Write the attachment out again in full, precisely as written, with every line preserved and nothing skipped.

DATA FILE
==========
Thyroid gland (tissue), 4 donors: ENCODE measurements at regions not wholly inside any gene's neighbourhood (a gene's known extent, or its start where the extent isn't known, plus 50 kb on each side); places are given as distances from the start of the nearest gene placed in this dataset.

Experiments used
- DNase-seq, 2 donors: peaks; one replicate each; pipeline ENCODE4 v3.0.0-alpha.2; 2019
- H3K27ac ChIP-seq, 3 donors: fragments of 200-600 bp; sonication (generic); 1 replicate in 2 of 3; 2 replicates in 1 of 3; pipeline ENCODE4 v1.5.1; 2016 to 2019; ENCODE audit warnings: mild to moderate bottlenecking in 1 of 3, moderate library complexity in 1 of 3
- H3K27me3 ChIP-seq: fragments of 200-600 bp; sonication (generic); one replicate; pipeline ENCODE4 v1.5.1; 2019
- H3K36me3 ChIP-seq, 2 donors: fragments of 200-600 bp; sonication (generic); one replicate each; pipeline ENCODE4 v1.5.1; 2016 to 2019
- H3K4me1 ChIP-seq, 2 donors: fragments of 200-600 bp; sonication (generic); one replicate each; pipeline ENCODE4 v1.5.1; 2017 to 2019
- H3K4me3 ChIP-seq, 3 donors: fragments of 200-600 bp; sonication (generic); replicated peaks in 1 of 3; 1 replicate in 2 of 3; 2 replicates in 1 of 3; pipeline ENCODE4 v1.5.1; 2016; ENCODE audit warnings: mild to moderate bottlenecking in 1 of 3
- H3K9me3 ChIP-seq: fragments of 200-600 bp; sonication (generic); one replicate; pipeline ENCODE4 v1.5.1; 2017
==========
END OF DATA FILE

Thyroid gland (tissue), 4 donors: ENCODE measurements at regions not wholly inside any gene's neighbourhood (a gene's known extent, or its start where the extent isn't known, plus 50 kb on each side); places are given as distances from the start of the nearest gene placed in this dataset.

Experiments used
- DNase-seq, 2 donors: peaks; one replicate each; pipeline ENCODE4 v3.0.0-alpha.2; 2019
- H3K27ac ChIP-seq, 3 donors: fragments of 200-600 bp; sonication (generic); 1 replicate in 2 of 3; 2 replicates in 1 of 3; pipeline ENCODE4 v1.5.1; 2016 to 2019; ENCODE audit warnings: mild to moderate bottlenecking in 1 of 3, moderate library complexity in 1 of 3
- H3K27me3 ChIP-seq: fragments of 200-600 bp; sonication (generic); one replicate; pipeline ENCODE4 v1.5.1; 2019
- H3K36me3 ChIP-seq, 2 donors: fragments of 200-600 bp; sonication (generic); one replicate each; pipeline ENCODE4 v1.5.1; 2016 to 2019
- H3K4me1 ChIP-seq, 2 donors: fragments of 200-600 bp; sonication (generic); one replicate each; pipeline ENCODE4 v1.5.1; 2017 to 2019
- H3K4me3 ChIP-seq, 3 donors: fragments of 200-600 bp; sonication (generic); replicated peaks in 1 of 3; 1 replicate in 2 of 3; 2 replicates in 1 of 3; pipeline ENCODE4 v1.5.1; 2016; ENCODE audit warnings: mild to moderate bottlenecking in 1 of 3
- H3K9me3 ChIP-seq: fragments of 200-600 bp; sonication (generic); one replicate; pipeline ENCODE4 v1.5.1; 2017